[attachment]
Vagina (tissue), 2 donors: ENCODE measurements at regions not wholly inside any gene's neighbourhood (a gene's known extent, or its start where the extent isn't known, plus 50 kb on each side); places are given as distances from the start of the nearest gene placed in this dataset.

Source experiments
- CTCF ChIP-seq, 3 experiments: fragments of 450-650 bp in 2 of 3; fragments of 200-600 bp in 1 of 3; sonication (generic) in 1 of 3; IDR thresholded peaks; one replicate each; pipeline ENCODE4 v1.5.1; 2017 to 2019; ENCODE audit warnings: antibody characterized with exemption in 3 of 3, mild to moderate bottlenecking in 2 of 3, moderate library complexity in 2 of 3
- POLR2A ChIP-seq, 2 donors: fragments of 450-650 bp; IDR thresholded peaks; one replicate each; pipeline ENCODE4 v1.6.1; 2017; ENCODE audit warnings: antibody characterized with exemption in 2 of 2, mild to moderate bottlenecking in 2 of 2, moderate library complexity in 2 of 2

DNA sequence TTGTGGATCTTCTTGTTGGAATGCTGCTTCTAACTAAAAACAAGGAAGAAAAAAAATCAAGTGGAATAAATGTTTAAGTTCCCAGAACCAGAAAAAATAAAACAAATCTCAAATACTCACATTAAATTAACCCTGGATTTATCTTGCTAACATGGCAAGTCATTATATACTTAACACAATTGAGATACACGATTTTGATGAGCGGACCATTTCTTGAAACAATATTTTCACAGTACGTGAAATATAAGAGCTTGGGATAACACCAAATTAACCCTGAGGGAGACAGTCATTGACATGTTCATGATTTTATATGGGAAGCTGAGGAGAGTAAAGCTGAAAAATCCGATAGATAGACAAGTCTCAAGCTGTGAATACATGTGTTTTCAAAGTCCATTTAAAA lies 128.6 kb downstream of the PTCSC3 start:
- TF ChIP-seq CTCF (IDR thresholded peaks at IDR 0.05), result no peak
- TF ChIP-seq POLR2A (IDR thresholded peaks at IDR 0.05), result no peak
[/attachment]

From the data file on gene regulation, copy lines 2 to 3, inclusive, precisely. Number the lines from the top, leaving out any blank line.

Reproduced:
Source experiments
- CTCF ChIP-seq, 3 experiments: fragments of 450-650 bp in 2 of 3; fragments of 200-600 bp in 1 of 3; sonication (generic) in 1 of 3; IDR thresholded peaks; one replicate each; pipeline ENCODE4 v1.5.1; 2017 to 2019; ENCODE audit warnings: antibody characterized with exemption in 3 of 3, mild to moderate bottlenecking in 2 of 3, moderate library complexity in 2 of 3